The situation that is said to be the worst humanitarian crisis of India after the Partition of 1947 where millions of Indians were infected and the thousands succumbed to the virus the country, finds itself in the verge of collapsing health care system. During such times of crises, when the country is dealing with its ineffective bureaucracy, the Indian Judiciary has come forward to protect citizens by exercising its power vested under the Indian Constitution. Indian judicial activism has boosted hope among the masses as the country finds itself fighting against the pandemic.

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An ambassador and trained facilitator under Eco Femme (a social enterprise working towards menstrual health in south India), Sanjina is also an active member of the MHM Collective- India and Menstrual Health Alliance- India. She has conducted Menstrual Health sessions in multiple government schools adopted by Rotary District 3240 as part of their WinS project in rural Bengal. She has also delivered training of trainers on SRHR, gender, sexuality and Menstruation for Tomorrow’s Foundation, Vikramshila Education Resource Society, Nirdhan trust and Micro Finance, Tollygunj Women In Need, Paint It Red in Kolkata.

Now as an MH Fellow with YKA, she’s expanding her impressive scope of work further by launching a campaign to facilitate the process of ensuring better menstrual health and SRH services for women residing in correctional homes in West Bengal. The campaign will entail an independent study to take stalk of the present conditions of MHM in correctional homes across the state and use its findings to build public support and political will to take the necessary action.

Saurabh has been associated with YKA as a user and has consistently been writing on the issue MHM and its intersectionality with other issues in the society. Now as an MHM Fellow with YKA, he’s launched the Right to Period campaign, which aims to ensure proper execution of MHM guidelines in Delhi’s schools.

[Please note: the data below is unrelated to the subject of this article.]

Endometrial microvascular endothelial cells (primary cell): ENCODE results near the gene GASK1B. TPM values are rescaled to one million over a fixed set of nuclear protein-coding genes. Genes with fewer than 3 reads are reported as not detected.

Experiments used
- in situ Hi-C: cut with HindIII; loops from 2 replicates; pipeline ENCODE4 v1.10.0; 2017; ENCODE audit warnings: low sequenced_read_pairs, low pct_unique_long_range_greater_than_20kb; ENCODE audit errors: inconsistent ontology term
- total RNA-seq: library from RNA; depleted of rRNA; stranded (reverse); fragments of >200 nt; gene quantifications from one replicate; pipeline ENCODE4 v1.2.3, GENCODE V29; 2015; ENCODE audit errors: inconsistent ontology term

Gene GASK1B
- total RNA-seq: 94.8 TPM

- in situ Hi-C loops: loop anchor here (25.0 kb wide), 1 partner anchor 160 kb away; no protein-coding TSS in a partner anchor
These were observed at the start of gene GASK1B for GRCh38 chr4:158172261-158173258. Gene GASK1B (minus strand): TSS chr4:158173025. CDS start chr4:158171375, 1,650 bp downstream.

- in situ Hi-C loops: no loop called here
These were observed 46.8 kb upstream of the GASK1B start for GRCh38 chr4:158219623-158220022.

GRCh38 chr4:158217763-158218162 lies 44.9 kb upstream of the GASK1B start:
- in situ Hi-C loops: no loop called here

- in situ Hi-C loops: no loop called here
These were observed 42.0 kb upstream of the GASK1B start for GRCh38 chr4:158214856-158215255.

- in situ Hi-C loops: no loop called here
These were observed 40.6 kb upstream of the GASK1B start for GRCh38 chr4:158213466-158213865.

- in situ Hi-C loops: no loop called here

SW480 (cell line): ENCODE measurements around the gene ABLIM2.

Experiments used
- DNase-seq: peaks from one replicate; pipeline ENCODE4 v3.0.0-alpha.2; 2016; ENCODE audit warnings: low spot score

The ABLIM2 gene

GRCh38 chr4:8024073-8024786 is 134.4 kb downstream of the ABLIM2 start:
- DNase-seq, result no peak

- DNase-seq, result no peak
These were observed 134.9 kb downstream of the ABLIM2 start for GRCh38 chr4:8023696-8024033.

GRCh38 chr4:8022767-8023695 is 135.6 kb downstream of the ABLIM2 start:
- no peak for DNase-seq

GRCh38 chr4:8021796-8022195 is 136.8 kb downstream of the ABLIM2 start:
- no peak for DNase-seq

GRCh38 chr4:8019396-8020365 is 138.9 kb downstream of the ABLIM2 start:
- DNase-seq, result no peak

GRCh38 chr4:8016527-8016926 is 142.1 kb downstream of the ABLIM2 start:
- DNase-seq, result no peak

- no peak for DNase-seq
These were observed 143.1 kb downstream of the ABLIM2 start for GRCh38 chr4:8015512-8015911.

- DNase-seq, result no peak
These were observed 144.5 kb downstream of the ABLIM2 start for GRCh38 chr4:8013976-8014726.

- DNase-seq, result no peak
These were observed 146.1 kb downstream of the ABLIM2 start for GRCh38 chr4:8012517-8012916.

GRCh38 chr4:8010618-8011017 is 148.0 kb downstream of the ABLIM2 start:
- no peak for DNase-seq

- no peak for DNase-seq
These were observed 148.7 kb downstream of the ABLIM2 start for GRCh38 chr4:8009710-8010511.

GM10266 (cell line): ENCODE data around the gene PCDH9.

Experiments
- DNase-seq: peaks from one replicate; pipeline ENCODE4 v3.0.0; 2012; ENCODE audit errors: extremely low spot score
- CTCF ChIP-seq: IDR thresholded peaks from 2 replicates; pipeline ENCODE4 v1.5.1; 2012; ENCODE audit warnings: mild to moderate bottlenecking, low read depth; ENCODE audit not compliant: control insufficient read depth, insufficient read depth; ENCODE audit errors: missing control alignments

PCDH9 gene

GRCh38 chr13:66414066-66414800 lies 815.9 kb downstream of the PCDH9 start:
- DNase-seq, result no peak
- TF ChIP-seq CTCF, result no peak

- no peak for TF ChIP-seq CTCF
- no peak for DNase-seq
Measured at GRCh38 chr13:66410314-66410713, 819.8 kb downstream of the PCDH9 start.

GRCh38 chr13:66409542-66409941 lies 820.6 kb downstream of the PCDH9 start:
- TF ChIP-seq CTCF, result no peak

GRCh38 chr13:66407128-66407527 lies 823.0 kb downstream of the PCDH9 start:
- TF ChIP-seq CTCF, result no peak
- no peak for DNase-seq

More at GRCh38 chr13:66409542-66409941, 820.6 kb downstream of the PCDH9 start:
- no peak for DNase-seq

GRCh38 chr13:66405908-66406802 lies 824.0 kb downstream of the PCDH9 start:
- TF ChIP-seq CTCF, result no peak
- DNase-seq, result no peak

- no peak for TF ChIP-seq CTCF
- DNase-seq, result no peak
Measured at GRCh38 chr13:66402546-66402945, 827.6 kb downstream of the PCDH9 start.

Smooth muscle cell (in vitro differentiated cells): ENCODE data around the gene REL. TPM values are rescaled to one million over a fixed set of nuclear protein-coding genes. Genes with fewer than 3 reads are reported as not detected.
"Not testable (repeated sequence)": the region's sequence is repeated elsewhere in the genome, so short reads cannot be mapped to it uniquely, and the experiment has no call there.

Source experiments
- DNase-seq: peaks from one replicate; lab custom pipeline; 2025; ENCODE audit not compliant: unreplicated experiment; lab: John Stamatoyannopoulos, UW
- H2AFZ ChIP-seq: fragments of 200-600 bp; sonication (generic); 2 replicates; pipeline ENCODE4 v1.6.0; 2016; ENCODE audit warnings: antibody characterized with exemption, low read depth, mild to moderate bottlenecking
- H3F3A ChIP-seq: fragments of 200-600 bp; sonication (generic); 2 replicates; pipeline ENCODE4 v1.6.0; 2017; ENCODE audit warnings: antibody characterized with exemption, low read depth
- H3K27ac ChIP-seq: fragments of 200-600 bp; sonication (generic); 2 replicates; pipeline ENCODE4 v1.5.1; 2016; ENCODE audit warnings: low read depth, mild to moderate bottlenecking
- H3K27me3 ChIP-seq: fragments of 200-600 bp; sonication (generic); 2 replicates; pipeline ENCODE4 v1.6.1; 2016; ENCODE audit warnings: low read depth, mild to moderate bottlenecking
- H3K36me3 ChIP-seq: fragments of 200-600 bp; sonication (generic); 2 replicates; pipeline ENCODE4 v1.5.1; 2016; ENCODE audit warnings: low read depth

The long-term aim of the campaign is to develop an open culture where menstruation is not treated as a taboo. The campaign also seeks to hold the schools accountable for their responsibilities as an important component in the implementation of MHM policies by making adequate sanitation infrastructure and knowledge of MHM available in school premises.

Read more about his campaign.

Harshita is a psychologist and works to support people with mental health issues, particularly adolescents who are survivors of violence. Associated with the Azadi Foundation in UP, Harshita became an MHM Fellow with YKA, with the aim of promoting better menstrual health.

Her campaign #MeriMarzi aims to promote menstrual health and wellness, hygiene and facilities for female sex workers in UP. She says, “Knowledge about natural body processes is a very basic human right. And for individuals whose occupation is providing sexual services, it becomes even more important.”

Meri Marzi aims to ensure sensitised, non-discriminatory health workers for the needs of female sex workers in the Suraksha Clinics under the UPSACS (Uttar Pradesh State AIDS Control Society) program by creating more dialogues and garnering public support for the cause of sex workers’ menstrual rights. The campaign will also ensure interventions with sex workers to clear misconceptions around overall hygiene management to ensure that results flow both ways.

Read more about her campaign.

MH Fellow Sabna comes with significant experience working with a range of development issues. A co-founder of Project Sakhi Saheli, which aims to combat period poverty and break menstrual taboos, Sabna has, in the past, worked on the issue of menstruation in urban slums of Delhi with women and adolescent girls. She and her team also released MenstraBook, with menstrastories and organised Menstra Tlk in the Delhi School of Social Work to create more conversations on menstruation.

With YKA MHM Fellow Vineet, Sabna launched Menstratalk, a campaign that aims to put an end to period poverty and smash menstrual taboos in society. As a start, the campaign aims to begin conversations on menstrual health with five hundred adolescents and youth in Delhi through offline platforms, and through this community mobilise support to create Period Friendly Institutions out of educational institutes in the city.

Read more about her campaign. 

A student from Delhi School of Social work, Vineet is a part of Project Sakhi Saheli, an initiative by the students of Delhi school of Social Work to create awareness on Menstrual Health and combat Period Poverty. Along with MHM Action Fellow Sabna, Vineet launched Menstratalk, a campaign that aims to put an end to period poverty and smash menstrual taboos in society.

As a start, the campaign aims to begin conversations on menstrual health with five hundred adolescents and youth in Delhi through offline platforms, and through this community mobilise support to create Period Friendly Institutions out of educational institutes in the city.